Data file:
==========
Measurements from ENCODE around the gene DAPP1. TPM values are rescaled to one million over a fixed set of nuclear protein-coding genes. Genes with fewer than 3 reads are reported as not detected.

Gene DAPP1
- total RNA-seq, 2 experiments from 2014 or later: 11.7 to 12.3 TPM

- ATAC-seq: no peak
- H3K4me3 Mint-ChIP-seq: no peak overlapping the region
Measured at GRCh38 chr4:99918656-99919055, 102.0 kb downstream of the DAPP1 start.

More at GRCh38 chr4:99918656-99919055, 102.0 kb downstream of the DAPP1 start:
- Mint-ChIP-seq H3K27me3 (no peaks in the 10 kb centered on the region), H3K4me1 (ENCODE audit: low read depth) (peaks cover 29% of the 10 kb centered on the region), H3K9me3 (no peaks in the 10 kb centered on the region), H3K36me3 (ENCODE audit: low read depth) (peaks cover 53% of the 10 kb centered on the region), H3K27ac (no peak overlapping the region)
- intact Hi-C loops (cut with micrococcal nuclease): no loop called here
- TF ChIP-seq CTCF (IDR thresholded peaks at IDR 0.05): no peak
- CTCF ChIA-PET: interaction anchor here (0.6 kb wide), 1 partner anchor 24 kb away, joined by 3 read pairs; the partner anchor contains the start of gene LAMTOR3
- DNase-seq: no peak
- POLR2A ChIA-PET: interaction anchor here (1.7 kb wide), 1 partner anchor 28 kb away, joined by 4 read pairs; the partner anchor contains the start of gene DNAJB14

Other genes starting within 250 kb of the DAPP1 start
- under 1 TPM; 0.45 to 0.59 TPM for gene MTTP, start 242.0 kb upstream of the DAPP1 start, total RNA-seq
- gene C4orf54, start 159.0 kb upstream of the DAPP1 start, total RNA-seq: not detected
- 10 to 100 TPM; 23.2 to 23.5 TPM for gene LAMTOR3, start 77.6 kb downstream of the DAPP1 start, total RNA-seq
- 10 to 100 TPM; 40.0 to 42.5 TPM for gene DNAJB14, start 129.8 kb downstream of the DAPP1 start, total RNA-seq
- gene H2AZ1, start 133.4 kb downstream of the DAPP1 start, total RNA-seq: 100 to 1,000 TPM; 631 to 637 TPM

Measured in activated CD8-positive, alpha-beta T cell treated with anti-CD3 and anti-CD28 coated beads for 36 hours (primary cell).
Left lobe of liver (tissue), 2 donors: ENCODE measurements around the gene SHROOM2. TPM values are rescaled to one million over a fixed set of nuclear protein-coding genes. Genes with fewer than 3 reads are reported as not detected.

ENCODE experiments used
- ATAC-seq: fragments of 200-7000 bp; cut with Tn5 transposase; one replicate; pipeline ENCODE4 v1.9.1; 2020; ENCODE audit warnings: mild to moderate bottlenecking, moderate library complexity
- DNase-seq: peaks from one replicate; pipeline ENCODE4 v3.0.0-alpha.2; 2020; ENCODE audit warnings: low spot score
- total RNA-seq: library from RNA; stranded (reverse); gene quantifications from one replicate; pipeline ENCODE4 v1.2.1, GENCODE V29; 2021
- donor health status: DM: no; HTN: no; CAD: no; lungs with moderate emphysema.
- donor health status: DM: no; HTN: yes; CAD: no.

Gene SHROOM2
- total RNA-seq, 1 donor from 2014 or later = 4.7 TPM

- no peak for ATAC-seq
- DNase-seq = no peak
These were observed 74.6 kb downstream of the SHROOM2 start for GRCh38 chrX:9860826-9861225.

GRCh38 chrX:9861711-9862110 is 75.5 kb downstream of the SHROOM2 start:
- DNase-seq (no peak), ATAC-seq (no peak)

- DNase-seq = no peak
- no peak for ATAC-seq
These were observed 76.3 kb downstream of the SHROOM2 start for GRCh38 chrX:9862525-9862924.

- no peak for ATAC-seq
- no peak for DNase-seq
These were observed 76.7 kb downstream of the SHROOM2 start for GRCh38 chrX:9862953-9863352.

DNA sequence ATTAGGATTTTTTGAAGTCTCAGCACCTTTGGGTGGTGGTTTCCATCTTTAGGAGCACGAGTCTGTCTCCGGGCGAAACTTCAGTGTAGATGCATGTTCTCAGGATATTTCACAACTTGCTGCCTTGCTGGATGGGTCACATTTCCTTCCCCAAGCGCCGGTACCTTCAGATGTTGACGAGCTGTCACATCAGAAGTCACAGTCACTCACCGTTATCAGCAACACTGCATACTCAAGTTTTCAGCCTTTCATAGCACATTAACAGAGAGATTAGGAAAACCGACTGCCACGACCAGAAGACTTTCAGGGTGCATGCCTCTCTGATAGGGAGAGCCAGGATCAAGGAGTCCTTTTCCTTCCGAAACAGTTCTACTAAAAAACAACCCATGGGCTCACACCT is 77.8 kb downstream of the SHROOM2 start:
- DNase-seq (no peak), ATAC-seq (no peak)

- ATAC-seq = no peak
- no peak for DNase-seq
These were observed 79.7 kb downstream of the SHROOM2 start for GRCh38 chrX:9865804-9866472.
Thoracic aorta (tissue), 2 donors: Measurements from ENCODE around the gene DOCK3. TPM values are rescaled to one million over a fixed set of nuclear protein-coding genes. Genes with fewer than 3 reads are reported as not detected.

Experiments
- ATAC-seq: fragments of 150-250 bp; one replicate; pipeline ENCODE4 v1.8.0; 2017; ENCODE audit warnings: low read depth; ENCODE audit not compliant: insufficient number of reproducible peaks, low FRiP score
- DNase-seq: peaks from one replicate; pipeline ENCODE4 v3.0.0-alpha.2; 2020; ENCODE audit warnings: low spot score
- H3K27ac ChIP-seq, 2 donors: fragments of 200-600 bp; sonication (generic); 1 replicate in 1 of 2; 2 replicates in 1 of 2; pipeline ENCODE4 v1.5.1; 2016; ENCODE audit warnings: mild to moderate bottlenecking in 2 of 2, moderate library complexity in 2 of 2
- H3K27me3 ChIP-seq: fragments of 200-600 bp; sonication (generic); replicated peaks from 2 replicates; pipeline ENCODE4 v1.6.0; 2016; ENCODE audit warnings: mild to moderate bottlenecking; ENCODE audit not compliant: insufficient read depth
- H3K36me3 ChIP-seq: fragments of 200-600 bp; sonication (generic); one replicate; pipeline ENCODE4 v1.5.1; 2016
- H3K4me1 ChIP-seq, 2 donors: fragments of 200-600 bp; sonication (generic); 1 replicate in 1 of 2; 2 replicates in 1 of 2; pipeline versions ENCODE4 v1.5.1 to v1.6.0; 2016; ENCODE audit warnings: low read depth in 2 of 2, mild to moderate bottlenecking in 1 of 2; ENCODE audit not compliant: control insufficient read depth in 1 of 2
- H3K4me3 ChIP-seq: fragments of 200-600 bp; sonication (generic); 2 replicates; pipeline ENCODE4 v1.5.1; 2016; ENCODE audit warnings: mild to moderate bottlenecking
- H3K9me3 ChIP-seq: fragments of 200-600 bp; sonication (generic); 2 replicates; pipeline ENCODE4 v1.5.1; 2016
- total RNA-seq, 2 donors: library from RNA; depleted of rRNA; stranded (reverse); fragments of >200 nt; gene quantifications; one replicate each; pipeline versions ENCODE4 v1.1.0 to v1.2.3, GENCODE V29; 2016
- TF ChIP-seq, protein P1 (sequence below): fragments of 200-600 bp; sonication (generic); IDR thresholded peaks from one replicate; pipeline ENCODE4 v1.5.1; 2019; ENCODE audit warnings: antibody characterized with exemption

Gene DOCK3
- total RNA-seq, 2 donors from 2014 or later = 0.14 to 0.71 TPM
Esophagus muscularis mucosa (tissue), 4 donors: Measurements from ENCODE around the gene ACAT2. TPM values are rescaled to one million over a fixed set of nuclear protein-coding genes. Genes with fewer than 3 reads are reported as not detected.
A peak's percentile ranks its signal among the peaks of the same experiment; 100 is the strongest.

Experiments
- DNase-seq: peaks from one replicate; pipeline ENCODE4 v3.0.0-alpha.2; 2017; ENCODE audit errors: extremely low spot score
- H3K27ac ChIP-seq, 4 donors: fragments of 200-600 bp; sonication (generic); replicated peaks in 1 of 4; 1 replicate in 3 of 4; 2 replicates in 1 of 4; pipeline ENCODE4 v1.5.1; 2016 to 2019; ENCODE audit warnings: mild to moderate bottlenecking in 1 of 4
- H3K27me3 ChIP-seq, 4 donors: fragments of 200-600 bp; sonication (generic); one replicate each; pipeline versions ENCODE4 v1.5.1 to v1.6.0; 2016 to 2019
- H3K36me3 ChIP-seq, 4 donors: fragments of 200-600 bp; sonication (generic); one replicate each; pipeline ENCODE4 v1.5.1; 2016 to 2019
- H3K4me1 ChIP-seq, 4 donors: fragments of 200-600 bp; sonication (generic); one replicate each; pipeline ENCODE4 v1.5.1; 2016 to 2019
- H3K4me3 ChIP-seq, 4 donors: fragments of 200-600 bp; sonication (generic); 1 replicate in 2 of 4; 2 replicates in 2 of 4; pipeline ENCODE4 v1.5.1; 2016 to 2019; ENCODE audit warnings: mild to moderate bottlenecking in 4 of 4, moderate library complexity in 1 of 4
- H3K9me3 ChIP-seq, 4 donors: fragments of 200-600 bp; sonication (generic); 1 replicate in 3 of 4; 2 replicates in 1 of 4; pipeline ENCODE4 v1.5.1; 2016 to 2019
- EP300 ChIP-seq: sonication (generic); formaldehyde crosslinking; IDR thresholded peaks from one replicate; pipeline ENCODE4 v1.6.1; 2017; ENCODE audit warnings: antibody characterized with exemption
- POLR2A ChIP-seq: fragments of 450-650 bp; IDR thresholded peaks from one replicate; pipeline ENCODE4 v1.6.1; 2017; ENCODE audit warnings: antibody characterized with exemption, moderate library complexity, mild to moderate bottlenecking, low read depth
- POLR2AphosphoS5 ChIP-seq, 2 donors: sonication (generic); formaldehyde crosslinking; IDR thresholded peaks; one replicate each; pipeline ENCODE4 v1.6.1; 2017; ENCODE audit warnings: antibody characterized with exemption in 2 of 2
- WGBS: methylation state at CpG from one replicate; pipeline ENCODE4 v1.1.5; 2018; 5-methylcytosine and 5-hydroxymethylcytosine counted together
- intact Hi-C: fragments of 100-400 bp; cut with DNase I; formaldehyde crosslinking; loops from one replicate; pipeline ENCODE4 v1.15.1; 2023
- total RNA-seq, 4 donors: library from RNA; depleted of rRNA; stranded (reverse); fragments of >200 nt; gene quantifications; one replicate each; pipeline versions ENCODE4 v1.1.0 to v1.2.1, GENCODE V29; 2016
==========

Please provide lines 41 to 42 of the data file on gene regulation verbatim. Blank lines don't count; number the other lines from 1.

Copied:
DNA sequence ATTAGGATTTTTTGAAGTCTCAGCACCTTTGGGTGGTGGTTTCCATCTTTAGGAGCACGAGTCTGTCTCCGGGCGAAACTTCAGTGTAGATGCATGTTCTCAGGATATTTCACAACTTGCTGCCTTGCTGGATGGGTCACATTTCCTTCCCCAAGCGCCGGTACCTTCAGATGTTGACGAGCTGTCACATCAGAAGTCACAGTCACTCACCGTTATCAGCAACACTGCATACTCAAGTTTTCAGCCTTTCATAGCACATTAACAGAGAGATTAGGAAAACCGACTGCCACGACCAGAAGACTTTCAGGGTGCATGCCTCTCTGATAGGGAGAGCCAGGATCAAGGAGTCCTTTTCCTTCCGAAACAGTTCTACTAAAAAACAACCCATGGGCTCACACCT is 77.8 kb downstream of the SHROOM2 start:
- DNase-seq (no peak), ATAC-seq (no peak)